leased Parcels A, B, and D for farming purposes, and they
farmed these parcels since the 1997 purchase.
Larsons fully paid their contract for deed for Parcels C and
D, and Berlinson Associates conveyed a warranty deed to the
Larsons for those parcels on August 16, 2000. In 2008, the
Larsons granted a mortgage encumbering Parcels C and D. Then,
on March 5, 2012, the Comparts granted the Larsons an
easement over Parcels B and D in a Road Agreement and
Easement. The agreement, signed by the Comparts and
the Larsons, recognized the Comparts as owners of Parcel D,
and the Larsons as owners of only Parcel C. Nine days later,
on March 14, the Larsons conveyed Parcel D by quitclaim deed
to the Comparts. The deed states it was "given to
correct an error in the legal description set forth in"
the August 16, 2000 warranty deed.
Wolfstellers claim ownership of Parcels C and D through a
chain of title going back to the Larsons' 2008 mortgage.
In 2012, that mortgage was foreclosed, Parcels C and D were
sold at a sheriff's sale, and, after a conveyance between
financial institutions, the Wolfstellers purchased Parcels C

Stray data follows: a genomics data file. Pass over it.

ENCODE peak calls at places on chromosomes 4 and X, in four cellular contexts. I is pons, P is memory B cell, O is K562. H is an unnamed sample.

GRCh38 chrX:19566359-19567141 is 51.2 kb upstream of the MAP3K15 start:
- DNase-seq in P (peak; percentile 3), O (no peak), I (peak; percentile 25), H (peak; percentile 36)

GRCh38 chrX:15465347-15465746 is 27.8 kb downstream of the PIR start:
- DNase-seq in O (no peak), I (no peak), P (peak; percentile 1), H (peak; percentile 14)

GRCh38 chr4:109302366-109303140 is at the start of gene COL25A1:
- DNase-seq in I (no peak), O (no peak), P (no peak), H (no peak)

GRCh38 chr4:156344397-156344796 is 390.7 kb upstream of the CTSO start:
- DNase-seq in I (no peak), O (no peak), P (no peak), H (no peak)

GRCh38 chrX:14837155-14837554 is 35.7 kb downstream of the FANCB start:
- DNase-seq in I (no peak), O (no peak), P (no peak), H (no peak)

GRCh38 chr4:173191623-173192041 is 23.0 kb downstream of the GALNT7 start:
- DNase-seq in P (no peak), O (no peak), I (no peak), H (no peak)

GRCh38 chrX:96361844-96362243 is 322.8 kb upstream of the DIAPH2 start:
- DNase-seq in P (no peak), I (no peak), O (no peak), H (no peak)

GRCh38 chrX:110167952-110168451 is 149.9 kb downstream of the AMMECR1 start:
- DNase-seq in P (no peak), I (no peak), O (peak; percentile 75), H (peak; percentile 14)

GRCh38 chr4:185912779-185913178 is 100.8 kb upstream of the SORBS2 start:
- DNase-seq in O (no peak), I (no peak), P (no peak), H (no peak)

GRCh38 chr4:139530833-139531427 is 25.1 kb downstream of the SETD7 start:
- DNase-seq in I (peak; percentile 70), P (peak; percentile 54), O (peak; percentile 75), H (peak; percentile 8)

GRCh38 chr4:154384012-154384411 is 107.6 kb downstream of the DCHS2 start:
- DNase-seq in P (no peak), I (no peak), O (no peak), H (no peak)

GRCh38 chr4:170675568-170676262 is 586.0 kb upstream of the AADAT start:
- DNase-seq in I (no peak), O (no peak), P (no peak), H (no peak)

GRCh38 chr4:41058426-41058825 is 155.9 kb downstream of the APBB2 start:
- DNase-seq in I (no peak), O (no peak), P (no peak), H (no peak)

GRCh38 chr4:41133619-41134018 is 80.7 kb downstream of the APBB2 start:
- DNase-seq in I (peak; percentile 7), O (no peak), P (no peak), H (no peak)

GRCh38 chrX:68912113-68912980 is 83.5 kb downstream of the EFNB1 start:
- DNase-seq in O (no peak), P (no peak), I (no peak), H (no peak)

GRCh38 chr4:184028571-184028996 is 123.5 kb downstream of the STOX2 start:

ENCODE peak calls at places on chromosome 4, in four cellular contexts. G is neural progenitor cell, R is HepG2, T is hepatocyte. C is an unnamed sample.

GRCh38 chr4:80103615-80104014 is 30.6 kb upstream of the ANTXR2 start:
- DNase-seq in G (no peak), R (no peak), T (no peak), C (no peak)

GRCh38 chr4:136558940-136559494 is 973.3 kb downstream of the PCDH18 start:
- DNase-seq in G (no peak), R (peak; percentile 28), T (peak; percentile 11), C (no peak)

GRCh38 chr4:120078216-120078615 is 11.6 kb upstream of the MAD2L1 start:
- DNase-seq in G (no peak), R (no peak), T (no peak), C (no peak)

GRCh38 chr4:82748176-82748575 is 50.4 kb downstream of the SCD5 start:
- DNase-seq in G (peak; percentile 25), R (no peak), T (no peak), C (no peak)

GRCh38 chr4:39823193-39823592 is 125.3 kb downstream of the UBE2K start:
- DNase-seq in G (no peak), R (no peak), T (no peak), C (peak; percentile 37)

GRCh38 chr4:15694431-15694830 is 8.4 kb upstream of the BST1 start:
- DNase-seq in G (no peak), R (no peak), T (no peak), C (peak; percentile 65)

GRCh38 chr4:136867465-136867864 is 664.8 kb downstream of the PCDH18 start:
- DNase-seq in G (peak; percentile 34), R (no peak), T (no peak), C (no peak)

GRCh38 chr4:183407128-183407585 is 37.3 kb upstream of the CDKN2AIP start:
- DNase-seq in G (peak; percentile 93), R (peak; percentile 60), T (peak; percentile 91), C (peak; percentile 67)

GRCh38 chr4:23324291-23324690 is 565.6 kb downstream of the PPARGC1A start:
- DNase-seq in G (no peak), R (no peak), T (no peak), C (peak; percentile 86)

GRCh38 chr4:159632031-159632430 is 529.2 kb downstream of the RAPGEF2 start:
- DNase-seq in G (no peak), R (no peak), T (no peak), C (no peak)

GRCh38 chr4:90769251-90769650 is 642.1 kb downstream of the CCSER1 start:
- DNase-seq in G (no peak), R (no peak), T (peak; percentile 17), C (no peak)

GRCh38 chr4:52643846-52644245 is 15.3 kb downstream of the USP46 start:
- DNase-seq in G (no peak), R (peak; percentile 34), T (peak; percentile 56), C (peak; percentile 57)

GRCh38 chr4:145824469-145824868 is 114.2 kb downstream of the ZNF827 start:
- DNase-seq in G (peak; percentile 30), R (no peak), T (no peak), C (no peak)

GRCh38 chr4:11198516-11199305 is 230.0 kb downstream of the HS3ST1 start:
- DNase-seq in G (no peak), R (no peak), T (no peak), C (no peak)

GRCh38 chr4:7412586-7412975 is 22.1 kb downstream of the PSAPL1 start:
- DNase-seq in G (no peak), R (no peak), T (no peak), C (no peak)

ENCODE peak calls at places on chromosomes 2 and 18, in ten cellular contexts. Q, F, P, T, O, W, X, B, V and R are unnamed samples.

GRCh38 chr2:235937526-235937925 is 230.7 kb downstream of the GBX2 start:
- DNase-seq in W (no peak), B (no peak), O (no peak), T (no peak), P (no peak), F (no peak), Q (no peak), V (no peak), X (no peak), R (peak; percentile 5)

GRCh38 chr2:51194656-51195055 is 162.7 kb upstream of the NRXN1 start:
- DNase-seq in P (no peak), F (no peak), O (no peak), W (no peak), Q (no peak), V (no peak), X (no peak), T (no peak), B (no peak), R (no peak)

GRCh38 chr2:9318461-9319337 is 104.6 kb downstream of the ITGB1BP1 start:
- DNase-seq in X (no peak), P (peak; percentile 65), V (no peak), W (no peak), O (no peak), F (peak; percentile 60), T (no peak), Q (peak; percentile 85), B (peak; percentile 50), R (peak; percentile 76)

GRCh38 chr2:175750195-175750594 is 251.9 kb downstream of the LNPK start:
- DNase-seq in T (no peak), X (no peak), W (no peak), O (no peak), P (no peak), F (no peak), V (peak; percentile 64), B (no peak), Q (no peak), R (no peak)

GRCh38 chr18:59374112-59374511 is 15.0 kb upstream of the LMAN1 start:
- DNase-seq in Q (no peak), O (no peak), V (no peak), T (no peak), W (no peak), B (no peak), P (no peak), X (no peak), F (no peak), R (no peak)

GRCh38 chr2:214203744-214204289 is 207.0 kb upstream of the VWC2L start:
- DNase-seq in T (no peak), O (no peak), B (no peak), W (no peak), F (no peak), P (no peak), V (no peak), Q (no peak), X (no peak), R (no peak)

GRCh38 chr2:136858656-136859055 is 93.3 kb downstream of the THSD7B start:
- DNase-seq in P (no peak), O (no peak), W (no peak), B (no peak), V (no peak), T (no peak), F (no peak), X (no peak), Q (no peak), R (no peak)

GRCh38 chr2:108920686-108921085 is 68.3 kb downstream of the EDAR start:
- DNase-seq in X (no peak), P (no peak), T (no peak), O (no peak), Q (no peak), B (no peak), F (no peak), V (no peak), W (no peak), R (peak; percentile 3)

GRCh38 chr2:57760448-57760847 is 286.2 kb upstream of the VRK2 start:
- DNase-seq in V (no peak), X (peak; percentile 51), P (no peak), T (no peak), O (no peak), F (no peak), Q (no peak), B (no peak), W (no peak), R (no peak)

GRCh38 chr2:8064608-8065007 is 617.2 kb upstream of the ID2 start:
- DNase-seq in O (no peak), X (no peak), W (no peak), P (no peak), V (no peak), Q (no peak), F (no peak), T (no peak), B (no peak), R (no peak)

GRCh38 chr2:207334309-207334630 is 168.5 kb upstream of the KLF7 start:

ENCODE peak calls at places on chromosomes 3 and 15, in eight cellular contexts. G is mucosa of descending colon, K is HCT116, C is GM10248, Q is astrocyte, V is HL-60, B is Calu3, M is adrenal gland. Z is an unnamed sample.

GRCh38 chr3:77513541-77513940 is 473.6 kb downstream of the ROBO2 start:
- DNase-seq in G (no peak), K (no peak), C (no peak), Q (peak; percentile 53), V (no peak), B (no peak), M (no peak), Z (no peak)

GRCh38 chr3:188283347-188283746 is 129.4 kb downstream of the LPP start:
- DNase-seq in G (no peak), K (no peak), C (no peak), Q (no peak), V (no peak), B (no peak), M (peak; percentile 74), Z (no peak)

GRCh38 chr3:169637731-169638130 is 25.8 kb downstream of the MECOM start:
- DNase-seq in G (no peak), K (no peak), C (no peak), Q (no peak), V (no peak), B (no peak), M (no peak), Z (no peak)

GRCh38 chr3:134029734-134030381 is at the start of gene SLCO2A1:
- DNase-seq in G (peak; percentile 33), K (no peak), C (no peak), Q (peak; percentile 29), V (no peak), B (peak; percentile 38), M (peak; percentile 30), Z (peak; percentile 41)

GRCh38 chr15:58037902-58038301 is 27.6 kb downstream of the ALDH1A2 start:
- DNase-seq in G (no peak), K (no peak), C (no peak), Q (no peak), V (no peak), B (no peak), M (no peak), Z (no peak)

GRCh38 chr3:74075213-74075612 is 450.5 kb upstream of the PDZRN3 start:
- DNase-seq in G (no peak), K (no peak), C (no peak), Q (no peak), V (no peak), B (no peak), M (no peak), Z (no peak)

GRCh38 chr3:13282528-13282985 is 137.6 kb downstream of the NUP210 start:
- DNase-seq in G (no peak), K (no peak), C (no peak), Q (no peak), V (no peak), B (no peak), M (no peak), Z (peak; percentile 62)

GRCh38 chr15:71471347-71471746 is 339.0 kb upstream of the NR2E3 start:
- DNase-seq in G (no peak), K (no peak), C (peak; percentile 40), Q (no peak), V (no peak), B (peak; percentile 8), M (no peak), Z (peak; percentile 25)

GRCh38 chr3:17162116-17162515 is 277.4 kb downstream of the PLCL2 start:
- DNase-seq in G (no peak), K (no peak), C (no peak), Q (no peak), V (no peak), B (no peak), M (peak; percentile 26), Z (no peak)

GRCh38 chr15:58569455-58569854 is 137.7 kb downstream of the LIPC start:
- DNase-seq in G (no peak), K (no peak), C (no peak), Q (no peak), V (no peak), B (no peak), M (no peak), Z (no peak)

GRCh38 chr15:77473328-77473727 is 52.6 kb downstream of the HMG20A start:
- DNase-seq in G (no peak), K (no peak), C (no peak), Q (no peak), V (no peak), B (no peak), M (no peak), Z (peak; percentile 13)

and D from Wells Fargo.
Comparts brought this lawsuit in 2016, alleging adverse
possession of Parcel D and two boundary-line claims. In their
answer, the Wolfstellers filed a quiet title counterclaim.
The Wolfstellers moved for summary judgment on all claims,
and the district court granted the motion in favor of the
Wolfstellers on all three of the Comparts' claims, but
set the Wolfstellers' quiet title counterclaim for trial.
Both parties filed motions for reconsideration. The district
court denied the Comparts' reconsideration motion,
granted the Wolfstellers' reconsideration motion,
declared that the Comparts "have no right, title, or
interest in Parcel D, " and granted summary judgment to
the Wolfstellers on their quiet title counterclaim. The
Comparts appeal the summary judgment decisions on their
adverse possession claim and the Wolfstellers' quiet
Did the district court err in determining that the
Comparts' possession of Parcel D was not hostile for the
15-year statutory period and, on that basis, granting summary
judgment to the Wolfstellers on the Comparts' adverse
Did the district court err in granting summary judgment to
the Wolfstellers on their quiet title counterclaim?
Comparts contend that the district court erred in granting
summary judgment to the Wolfstellers because their possession
of Parcel D was hostile for the required 15-year period.
"On appeal from summary judgment, [appellate courts
review] de novo whether there are any genuine issues of
material fact and whether the district court erred in its
application of the law to the facts." Harmon v.
Comm'r of Revenue, 894 N.W.2d 155, 159 (Minn. 2017)
(quotation omitted). In doing so, appellate courts "view
the evidence in the light most favorable to the party against
whom summary judgment was granted, " Lubbers v.
Anderson, 539 N.W.2d 398, 401 (Minn. 1995), and resolve
all doubts and factual inferences against the moving party,
Rochester City Lines, Co. v. City of Rochester, 868